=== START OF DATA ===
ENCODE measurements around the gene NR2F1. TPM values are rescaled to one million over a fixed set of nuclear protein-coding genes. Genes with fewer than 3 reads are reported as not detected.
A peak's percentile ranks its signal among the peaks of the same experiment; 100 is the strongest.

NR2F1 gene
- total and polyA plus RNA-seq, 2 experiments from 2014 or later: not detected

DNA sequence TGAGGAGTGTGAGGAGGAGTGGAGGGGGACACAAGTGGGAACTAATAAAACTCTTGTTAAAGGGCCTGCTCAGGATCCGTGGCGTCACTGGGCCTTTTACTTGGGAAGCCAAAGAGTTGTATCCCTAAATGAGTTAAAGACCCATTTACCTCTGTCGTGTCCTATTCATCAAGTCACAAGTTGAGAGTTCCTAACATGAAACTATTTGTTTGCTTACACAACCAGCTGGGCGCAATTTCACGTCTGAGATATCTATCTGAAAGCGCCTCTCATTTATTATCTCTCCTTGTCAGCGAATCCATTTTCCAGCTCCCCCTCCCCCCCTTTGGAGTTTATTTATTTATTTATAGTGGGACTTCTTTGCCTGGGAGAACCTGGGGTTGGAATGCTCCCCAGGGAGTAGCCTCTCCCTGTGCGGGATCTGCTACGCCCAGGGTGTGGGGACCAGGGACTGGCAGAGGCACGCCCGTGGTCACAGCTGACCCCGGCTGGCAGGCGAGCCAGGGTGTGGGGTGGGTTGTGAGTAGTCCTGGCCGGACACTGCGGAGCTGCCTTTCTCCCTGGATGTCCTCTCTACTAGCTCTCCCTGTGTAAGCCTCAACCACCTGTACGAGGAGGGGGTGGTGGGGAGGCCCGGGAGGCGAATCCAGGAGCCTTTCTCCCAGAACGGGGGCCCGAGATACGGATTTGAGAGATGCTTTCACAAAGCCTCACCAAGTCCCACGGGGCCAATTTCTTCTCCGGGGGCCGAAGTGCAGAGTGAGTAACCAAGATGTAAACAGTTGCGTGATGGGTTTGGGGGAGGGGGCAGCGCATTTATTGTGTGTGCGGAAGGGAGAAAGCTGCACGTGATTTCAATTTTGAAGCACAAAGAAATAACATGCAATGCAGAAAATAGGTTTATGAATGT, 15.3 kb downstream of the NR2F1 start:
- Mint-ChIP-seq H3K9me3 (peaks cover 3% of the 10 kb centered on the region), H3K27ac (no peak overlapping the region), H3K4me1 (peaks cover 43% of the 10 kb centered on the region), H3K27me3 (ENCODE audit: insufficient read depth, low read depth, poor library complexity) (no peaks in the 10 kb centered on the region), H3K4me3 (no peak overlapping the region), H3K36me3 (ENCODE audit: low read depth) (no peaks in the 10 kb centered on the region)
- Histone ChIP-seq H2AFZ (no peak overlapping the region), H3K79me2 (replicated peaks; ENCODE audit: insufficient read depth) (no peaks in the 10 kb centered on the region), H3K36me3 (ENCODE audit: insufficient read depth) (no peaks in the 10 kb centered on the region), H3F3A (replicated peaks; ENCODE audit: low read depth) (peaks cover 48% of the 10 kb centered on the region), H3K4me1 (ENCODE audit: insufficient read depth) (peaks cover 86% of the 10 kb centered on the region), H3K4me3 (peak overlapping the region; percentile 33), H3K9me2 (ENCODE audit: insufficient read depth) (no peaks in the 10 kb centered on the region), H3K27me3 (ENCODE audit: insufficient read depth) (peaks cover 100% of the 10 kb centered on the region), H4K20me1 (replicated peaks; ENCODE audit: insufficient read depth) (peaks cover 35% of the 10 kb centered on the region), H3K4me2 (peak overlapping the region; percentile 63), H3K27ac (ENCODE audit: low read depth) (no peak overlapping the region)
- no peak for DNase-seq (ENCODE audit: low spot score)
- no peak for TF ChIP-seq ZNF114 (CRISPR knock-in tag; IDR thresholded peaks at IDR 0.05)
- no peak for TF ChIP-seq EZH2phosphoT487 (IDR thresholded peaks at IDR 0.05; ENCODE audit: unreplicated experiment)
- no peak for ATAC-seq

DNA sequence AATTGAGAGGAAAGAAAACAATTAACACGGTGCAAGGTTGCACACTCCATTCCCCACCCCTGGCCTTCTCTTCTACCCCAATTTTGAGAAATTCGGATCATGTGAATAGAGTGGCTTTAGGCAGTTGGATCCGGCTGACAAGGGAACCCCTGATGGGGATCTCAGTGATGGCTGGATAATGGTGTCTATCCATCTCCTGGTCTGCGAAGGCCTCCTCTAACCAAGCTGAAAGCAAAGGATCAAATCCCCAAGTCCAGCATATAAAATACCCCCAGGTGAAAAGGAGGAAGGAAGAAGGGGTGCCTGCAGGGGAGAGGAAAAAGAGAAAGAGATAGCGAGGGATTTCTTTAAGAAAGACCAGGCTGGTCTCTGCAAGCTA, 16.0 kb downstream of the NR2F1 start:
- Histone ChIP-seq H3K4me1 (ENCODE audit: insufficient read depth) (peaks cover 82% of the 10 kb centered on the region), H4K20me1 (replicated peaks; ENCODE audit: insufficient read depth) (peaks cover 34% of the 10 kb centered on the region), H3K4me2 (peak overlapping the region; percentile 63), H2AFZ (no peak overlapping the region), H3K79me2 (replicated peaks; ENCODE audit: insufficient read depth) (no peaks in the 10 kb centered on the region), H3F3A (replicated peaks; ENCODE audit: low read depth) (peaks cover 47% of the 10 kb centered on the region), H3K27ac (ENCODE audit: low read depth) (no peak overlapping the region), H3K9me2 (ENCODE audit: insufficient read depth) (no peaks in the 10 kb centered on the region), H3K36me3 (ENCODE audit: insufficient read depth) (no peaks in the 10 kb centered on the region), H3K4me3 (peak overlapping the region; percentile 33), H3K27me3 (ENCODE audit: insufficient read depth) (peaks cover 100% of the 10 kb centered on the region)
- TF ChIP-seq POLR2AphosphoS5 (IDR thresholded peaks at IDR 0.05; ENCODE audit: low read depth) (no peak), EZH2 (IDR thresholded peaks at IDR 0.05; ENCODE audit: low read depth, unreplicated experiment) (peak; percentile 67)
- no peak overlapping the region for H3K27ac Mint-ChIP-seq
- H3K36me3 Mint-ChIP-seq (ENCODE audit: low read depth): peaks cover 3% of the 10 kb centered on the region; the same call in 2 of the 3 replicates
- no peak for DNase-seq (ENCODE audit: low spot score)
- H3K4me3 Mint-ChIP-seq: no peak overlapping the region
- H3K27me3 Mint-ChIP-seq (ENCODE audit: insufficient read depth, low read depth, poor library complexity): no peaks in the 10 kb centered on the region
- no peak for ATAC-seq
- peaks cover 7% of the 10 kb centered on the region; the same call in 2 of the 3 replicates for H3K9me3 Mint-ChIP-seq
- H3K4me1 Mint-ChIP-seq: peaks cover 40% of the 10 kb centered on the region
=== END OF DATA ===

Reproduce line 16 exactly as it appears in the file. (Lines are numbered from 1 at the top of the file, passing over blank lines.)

- H3K36me3 Mint-ChIP-seq (ENCODE audit: low read depth): peaks cover 3% of the 10 kb centered on the region; the same call in 2 of the 3 replicates